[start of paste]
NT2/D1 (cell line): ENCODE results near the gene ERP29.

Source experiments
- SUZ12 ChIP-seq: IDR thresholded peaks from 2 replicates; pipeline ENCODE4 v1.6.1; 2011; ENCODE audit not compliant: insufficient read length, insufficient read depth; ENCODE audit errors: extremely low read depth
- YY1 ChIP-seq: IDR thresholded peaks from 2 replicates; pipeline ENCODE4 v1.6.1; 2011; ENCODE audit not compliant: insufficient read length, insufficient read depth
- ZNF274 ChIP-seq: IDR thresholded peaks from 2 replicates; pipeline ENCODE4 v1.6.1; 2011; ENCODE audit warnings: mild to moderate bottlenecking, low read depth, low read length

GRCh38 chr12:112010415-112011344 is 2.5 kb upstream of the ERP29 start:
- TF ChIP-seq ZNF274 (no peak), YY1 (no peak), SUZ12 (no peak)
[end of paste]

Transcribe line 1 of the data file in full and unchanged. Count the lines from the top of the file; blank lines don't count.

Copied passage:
NT2/D1 (cell line): ENCODE results near the gene ERP29.